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Additive value of nicorandil on ATP for further inducing hyperemia in patients with an intermediate coronary artery stenosis

Kobayashi, Yuhei; Okura, Hiroyuki; Neishi, Yoji; Higa, Tomitaka; Kobayashi, Yukari; Uemura, Shiro; Yoshida, Kiyoshi

doi: 10.1097/MCA.0000000000000433
Original Research
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Background The induction of hyperemia is of importance to precisely assess the functional significance of coronary artery lesions with fractional flow reserve (FFR). Adenosine or ATP alone is used widely in this setting; however, little is known about the additive value of nicorandil, which acts as a nitrate and a K+-ATP channel opener, to induce further hyperemia.

Patients and methods A total of 183 intermediate native coronary artery lesions from 112 patients were prospectively enrolled into this study. FFR was measured using a coronary pressure wire during an intravenous ATP infusion alone (150 mcg/kg/min) (FFRATP) and repeated after an adjunctive intracoronary nicorandil injection (2.0 mg) (FFRATP+Nico).

Results Physiologic measurements were completed without any severe adverse effects from ATP and nicorandil in all patients. FFRATP and FFRATP+Nico had a strong linear correlation (R2=0.79, P<0.001). The FFR value became significantly lower with an adjunctive intracoronary nicorandil injection compared with ATP alone [FFRATP vs. FFRATP+Nico, 0.87 (interquartile range: 0.81–0.92) vs. 0.85 (0.79–0.90), P<0.001]. A total of 18 lesions out of 183 (9.8%) were reclassified after a nicorandil injection (12 from FFR>0.80 to ≤0.80 vs. six from FFR≤0.80 to >0.80, P=0.26). The adjunctive effect of nicorandil was accentuated with each increment of FFRATP strata (per 0.05 increase, P for trend<0.001), but with minimal effect around the borderline FFR zone.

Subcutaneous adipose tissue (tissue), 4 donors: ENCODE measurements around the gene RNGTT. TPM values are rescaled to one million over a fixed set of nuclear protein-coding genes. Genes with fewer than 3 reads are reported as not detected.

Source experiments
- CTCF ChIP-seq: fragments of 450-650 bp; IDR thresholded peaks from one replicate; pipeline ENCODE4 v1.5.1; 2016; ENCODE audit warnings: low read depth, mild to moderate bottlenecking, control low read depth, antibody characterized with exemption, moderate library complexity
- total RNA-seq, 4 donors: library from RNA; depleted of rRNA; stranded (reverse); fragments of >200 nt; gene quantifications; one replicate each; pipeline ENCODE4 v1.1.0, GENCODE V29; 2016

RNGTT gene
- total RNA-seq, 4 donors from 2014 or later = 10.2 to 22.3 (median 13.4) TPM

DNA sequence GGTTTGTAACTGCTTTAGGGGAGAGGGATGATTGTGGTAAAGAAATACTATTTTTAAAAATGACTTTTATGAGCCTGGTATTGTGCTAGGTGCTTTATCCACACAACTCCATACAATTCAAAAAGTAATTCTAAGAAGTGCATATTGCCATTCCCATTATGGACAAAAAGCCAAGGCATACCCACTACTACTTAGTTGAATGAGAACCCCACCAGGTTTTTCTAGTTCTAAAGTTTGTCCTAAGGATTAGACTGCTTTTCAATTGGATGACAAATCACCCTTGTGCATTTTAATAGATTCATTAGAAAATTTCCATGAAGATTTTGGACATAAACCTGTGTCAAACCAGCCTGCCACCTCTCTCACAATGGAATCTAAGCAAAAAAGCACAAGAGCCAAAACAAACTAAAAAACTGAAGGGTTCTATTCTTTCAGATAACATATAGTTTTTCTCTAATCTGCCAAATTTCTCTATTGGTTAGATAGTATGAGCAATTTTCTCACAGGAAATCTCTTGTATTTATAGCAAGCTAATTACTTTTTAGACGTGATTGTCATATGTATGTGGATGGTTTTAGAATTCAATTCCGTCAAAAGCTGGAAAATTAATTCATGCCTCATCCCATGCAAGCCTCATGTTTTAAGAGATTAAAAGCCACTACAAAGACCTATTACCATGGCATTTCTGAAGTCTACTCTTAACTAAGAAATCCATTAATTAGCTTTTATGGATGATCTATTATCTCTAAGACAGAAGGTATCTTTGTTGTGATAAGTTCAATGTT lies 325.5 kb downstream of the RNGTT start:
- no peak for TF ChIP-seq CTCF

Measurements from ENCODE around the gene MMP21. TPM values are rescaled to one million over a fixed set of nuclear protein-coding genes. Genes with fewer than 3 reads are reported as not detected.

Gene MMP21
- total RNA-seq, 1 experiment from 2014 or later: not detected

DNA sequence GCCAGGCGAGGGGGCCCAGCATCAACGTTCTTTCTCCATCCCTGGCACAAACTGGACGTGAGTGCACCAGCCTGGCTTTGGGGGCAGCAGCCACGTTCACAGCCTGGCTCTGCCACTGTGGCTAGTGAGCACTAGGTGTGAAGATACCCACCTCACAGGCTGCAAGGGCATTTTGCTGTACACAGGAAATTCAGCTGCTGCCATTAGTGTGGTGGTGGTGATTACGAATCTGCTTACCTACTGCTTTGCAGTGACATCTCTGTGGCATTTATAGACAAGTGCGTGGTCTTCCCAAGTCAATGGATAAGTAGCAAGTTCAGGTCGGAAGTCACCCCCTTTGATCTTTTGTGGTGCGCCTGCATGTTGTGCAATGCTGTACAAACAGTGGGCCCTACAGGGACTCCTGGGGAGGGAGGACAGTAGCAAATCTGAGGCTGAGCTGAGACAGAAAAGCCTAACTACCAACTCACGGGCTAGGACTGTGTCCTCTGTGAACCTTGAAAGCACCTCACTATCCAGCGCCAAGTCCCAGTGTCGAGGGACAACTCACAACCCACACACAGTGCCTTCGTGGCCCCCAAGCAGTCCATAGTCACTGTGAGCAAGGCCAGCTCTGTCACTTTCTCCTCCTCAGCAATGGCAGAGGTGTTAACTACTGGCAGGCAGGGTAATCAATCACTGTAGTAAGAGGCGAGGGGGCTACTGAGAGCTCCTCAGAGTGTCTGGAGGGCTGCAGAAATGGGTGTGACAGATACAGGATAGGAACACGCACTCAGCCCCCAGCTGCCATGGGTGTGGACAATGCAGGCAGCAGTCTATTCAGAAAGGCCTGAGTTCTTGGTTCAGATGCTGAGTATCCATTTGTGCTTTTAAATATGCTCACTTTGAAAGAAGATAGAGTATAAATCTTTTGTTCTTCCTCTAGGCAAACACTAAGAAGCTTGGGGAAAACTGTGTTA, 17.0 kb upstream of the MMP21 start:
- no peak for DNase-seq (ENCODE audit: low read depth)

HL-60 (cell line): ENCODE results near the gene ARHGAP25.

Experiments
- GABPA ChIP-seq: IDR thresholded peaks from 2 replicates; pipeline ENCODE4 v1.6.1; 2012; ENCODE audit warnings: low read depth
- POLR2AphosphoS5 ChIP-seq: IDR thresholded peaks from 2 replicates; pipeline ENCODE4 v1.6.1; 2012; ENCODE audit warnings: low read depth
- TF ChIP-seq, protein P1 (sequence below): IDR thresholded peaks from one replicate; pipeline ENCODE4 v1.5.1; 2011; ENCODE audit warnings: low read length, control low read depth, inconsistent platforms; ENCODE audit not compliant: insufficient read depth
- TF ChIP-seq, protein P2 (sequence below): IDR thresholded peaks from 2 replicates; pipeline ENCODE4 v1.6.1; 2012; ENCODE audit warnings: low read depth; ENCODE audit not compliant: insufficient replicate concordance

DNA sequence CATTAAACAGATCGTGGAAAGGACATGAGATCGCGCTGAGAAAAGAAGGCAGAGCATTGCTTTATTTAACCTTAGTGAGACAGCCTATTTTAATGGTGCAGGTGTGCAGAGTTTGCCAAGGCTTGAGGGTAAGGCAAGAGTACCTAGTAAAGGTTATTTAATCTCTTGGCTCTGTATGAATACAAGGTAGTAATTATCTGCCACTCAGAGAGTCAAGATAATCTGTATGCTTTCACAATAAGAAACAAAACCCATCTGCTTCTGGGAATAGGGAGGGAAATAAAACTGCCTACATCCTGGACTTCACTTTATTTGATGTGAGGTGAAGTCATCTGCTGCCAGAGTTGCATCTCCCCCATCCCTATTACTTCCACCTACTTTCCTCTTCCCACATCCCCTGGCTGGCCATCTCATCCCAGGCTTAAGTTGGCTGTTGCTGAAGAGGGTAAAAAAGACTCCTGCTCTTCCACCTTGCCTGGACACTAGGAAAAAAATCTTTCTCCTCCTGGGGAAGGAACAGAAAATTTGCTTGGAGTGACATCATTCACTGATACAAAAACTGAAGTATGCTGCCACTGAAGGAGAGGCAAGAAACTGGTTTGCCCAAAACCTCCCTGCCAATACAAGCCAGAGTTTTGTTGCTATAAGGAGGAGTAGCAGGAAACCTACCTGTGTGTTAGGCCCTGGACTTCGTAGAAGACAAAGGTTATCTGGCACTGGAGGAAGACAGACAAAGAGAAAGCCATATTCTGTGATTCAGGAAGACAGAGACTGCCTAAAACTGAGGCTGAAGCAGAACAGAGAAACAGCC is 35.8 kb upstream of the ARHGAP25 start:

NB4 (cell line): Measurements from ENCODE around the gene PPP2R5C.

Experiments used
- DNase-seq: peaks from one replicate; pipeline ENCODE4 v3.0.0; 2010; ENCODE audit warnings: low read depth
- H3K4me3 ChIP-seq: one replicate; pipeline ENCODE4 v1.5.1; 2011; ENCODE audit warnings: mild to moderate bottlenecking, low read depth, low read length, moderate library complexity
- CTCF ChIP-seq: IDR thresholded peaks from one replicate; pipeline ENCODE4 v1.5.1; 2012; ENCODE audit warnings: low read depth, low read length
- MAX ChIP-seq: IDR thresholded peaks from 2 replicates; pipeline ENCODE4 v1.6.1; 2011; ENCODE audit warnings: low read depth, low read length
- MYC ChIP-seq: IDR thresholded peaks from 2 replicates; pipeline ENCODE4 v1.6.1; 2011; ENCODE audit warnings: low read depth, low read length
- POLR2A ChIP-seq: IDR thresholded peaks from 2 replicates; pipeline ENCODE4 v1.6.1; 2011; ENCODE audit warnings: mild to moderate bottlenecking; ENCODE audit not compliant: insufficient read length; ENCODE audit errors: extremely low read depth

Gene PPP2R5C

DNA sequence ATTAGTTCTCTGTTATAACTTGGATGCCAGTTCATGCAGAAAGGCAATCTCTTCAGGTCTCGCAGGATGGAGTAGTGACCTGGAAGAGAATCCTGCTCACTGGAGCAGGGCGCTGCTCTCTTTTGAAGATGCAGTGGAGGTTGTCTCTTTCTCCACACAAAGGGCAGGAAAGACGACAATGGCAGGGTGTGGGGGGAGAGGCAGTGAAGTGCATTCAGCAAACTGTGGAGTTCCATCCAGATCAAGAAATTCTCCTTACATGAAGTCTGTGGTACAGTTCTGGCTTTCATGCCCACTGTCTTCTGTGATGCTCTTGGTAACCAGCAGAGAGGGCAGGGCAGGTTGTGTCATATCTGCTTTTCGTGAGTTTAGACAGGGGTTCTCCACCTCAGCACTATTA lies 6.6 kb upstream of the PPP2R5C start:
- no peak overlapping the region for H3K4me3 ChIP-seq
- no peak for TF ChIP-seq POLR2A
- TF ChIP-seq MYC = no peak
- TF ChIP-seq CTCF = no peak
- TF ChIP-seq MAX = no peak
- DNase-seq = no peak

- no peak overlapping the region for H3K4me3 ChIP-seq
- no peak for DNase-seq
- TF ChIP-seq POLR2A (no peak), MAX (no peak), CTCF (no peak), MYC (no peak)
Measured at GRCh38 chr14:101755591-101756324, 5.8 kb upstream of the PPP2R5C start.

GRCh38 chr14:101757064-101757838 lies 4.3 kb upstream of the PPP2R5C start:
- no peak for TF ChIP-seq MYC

Conclusion An adjunctive intracoronary nicorandil injection is safe, but appears to have little effect in inducing further hyperemia. Therefore, its effect on the clinical scenario is limited.

aDivision of Cardiovascular Medicine, Stanford University Medical Center, Stanford Cardiovascular Institute, Stanford, California, USA

bFirst Department of Internal Medicine, Nara Medical University, Kashihara

cKawasaki Medical School, Kurashiki

dThe Sakakibara Heart Institute of Okayama, Okayama, Japan

Correspondence to Hiroyuki Okura, MD, PhD, First Department of Internal Medicine, Nara Medical University, 840 Shijo, Kashihara, Nara 634-8522, Japan Tel: +81 744 22 3051; fax: +81 744 22 9726; e-mail: hokura@fides.dti.ne.jp

Received July 10, 2016

Received in revised form August 12, 2016

Accepted August 17, 2016

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